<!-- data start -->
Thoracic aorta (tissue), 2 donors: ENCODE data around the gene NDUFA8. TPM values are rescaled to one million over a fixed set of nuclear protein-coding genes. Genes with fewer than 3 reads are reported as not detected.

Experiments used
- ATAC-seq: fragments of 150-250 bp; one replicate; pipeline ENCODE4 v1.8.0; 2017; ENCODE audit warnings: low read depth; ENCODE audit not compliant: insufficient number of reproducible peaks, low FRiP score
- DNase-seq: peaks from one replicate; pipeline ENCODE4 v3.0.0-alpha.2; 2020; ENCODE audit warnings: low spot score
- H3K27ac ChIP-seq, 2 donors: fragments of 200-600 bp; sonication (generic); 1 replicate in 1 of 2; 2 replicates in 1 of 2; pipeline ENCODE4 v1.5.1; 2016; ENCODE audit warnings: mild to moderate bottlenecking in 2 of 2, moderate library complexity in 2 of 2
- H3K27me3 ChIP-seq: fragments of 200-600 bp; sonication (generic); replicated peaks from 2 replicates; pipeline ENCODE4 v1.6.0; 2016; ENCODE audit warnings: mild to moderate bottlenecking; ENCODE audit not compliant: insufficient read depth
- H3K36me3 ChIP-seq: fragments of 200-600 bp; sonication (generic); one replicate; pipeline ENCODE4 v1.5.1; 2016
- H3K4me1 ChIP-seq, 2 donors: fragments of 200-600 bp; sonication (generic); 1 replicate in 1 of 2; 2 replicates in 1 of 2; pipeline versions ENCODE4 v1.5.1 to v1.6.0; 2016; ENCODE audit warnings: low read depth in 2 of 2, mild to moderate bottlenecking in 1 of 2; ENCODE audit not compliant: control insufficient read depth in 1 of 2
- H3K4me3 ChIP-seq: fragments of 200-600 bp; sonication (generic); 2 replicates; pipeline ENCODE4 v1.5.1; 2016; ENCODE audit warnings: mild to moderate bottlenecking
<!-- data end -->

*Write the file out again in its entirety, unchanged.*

Thoracic aorta (tissue), 2 donors: ENCODE data around the gene NDUFA8. TPM values are rescaled to one million over a fixed set of nuclear protein-coding genes. Genes with fewer than 3 reads are reported as not detected.

Experiments used
- ATAC-seq: fragments of 150-250 bp; one replicate; pipeline ENCODE4 v1.8.0; 2017; ENCODE audit warnings: low read depth; ENCODE audit not compliant: insufficient number of reproducible peaks, low FRiP score
- DNase-seq: peaks from one replicate; pipeline ENCODE4 v3.0.0-alpha.2; 2020; ENCODE audit warnings: low spot score
- H3K27ac ChIP-seq, 2 donors: fragments of 200-600 bp; sonication (generic); 1 replicate in 1 of 2; 2 replicates in 1 of 2; pipeline ENCODE4 v1.5.1; 2016; ENCODE audit warnings: mild to moderate bottlenecking in 2 of 2, moderate library complexity in 2 of 2
- H3K27me3 ChIP-seq: fragments of 200-600 bp; sonication (generic); replicated peaks from 2 replicates; pipeline ENCODE4 v1.6.0; 2016; ENCODE audit warnings: mild to moderate bottlenecking; ENCODE audit not compliant: insufficient read depth
- H3K36me3 ChIP-seq: fragments of 200-600 bp; sonication (generic); one replicate; pipeline ENCODE4 v1.5.1; 2016
- H3K4me1 ChIP-seq, 2 donors: fragments of 200-600 bp; sonication (generic); 1 replicate in 1 of 2; 2 replicates in 1 of 2; pipeline versions ENCODE4 v1.5.1 to v1.6.0; 2016; ENCODE audit warnings: low read depth in 2 of 2, mild to moderate bottlenecking in 1 of 2; ENCODE audit not compliant: control insufficient read depth in 1 of 2
- H3K4me3 ChIP-seq: fragments of 200-600 bp; sonication (generic); 2 replicates; pipeline ENCODE4 v1.5.1; 2016; ENCODE audit warnings: mild to moderate bottlenecking